Under the hood is Honda’s excellent turbocharged 1.5-liter, 4-cylinder pumping out 180 horsepower and 177 lb.-ft of torque at just 1,700 rpm. This is a buttery smooth engine, that builds power with a nice linear pull to the redline. It sounds great doing so, but it’s obvious Honda has tuned it more for quiet refinement than boisterous sportiness.

What really sets the hatchback apart from the sedan is its exclusive 6-speed manual transmission. With fewer and fewer manufacturers providing a stick, it’s a credit to Honda that they still offer something for those who prefer to row their own.

And this is an excellent transmission, throws are direct, positive, and light. The clutch is also nice and light, so much so that you don’t mind driving the manual even in stop and go traffic. But it’s the connection to the drive that makes the stick so wonderful. Snicking up through the gears, downshifting for a corner or to pass slower traffic – it’s so much fun, we wouldn’t have a Civic any other way!

Honda says the hatch’s suspension and steering were developed in Europe and we believe them – the ride is supple, but well controlled, the steering is light and direct and there’s plenty of grip in the turns as well. This is one of those cars you can drive with the fingertips – everything feels polished to the nth degree, and if you didn’t know better, you could swear you were in an Audi.

It’s such a well-balanced package that you find yourself looking for excuses to go for a drive. And for those real enthusiasts, this model has as dreaming about the more powerful Si sport model that was just announced. We can’t wait to test that.

How Much to Do My Civic Duty?

Well, it is a Honda Civic, so value is always important! If you’re enamored with the shape and don’t need the turbo motor, a Civic LX starts at just $23,350. For a handsome, well-equipped hatch, it’s a bargain. We’d probably at least opt for the Sport model, which gets you some cool 18-inch alloys, an available 6-speed manual – still a non-turbo 159-horse, 2.0-liter engine, mind you, but for the hot looks, $24,550 is a great deal.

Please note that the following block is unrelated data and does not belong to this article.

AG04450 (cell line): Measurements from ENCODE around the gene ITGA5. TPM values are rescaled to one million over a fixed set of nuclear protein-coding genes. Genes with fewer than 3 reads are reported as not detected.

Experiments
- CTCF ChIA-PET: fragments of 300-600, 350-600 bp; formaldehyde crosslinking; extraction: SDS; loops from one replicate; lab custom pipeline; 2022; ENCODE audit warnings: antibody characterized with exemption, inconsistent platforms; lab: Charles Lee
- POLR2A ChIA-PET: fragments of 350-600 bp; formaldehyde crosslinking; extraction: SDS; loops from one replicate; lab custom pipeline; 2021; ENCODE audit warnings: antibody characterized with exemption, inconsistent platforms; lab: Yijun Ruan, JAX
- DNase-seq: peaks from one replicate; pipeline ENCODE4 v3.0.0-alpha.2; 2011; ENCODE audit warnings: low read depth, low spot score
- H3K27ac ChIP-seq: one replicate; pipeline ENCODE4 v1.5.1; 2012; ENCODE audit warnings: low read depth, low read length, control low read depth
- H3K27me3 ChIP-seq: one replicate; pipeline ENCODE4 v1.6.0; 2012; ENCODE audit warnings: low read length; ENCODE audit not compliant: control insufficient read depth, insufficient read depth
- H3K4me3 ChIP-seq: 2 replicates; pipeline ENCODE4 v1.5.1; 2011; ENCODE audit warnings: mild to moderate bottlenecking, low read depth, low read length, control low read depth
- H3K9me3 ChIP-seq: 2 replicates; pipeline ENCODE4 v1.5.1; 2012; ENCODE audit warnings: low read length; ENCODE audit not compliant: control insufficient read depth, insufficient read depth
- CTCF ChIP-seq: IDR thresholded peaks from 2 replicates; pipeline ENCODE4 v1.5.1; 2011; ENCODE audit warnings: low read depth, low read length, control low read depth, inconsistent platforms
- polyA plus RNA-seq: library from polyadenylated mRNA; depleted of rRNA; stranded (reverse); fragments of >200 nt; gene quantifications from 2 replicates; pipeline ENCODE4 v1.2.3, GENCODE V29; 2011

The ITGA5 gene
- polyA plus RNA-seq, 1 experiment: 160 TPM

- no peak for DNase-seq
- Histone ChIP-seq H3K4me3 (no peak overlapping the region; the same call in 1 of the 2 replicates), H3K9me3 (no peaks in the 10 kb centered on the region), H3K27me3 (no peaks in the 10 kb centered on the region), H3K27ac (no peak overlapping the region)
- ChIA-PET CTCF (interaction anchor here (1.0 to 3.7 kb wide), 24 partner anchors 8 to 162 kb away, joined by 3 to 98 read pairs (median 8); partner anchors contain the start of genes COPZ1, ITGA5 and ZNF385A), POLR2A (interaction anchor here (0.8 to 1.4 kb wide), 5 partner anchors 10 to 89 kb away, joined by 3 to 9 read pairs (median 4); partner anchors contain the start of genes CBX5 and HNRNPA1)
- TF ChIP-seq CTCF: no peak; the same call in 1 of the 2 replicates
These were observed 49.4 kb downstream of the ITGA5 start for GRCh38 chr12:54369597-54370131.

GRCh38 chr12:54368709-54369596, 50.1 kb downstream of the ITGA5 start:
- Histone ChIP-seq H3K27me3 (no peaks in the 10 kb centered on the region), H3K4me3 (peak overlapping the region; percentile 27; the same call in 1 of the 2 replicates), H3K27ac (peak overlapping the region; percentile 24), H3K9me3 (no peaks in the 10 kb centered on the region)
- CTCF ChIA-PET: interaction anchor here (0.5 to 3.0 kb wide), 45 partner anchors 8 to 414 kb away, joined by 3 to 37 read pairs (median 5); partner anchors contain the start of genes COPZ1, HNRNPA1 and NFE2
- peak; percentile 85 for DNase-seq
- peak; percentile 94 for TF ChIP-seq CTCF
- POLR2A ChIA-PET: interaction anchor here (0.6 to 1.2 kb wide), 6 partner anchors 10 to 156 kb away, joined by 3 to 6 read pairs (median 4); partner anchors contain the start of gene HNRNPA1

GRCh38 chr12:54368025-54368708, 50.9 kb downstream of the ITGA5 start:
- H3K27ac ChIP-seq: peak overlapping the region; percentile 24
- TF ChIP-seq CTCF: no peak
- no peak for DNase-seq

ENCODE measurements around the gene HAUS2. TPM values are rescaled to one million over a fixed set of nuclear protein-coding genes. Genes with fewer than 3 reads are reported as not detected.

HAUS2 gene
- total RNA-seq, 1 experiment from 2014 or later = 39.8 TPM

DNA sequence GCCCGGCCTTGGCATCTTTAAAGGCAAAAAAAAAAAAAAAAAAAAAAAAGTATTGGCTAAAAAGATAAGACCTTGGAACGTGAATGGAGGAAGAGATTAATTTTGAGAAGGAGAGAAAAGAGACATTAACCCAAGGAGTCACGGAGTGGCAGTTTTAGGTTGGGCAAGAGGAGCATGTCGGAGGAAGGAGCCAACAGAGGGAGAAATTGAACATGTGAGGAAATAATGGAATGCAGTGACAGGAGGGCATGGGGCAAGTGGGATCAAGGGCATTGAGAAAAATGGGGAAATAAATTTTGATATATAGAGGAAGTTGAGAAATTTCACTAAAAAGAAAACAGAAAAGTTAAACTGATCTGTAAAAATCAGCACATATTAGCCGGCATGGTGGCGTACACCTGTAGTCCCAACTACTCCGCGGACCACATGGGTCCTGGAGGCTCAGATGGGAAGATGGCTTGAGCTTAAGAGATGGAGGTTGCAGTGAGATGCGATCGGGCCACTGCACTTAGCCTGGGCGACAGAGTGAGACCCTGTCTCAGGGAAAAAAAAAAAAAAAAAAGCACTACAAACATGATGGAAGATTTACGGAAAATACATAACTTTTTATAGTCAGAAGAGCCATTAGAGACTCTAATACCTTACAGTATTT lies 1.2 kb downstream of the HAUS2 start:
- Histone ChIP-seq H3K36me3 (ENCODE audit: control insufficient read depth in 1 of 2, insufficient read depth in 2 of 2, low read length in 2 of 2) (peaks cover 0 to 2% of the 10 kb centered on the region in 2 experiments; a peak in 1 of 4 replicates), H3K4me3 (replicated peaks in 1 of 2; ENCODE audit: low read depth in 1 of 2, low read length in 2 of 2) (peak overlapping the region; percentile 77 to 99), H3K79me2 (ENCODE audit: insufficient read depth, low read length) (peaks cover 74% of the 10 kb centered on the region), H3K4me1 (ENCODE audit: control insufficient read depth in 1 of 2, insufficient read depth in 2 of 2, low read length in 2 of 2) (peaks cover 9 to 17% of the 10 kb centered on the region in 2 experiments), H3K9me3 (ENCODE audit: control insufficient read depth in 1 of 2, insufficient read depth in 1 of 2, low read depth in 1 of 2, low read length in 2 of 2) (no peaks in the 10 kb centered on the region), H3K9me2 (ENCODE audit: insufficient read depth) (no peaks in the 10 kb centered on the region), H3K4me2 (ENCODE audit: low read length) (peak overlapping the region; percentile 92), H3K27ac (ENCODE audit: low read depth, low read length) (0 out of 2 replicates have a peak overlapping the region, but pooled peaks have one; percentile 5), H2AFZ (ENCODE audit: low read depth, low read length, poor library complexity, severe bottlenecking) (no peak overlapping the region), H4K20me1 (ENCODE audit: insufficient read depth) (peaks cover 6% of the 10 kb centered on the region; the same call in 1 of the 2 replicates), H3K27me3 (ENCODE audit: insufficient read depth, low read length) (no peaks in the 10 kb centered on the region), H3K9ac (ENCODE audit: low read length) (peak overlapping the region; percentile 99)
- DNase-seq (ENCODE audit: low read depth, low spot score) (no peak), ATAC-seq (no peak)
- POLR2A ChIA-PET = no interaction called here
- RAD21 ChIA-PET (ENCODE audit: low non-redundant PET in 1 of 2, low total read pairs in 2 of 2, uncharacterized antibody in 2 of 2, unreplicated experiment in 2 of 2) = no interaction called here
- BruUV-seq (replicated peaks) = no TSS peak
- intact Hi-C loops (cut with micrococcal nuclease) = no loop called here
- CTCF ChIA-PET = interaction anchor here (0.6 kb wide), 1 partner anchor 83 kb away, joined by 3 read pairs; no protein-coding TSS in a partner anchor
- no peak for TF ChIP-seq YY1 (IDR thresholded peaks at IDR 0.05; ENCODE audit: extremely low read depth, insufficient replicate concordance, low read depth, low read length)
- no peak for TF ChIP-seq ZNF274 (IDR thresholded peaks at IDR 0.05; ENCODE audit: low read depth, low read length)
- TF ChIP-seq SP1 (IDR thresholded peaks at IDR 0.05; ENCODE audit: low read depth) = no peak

Our tester was at the other end of the price spectrum, with Sport Touring serving up leather, turbo goodness, Bose audio, 9-inch touchscreen and wireless Apple CarPlay. For all that, $29,850 is still pretty impressive value. Our tester’s lone option was the Sonic Gray Paint for $395. Adding in $1,015 for destination, and we range the bell $31,260.

Competition makes us think about the VW GTI, but load one up, and you’re looking at $39,385. Gulp. We loved the Mazda 3 hatchback, available only with the non-turbo motor with manual transmission, it’s a little less pricey $29,960. Still a great drive, but for everyday usability the Civic wins.

In the Honda family, you could even look at the Accord Sport, available with the same 1.5-liter turbo engine for $31,480. Larger, more substantial, it’s an impressive value. The only drawback – no manual is available on the Accord anymore. Bummer.

A gorgeous car with a lovely interior and excellent road manners, the 2022 Honda Civic Sport Touring hatchback is our favorite Civic – especially with the available manual transmission!


Ben Lewis grew up in Chicago, and after spending his formative years driving sideways in the winter – often intentionally – moved to sunny Southern California. He now enjoys sunny weather year-round — whether it is autocross driving, aerobatics, and learning to surf.

2022 Honda Civic2022 Honda Civic Sport Touring Hatchback 6m review by Ben Lewis2022 HonocivicHonda